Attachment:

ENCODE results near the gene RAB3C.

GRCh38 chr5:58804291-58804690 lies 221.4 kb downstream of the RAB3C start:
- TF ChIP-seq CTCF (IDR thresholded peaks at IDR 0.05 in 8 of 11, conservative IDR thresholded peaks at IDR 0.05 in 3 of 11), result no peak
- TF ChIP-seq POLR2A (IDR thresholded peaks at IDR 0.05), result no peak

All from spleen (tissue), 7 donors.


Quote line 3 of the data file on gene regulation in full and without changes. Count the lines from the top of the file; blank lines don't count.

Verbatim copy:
- TF ChIP-seq CTCF (IDR thresholded peaks at IDR 0.05 in 8 of 11, conservative IDR thresholded peaks at IDR 0.05 in 3 of 11), result no peak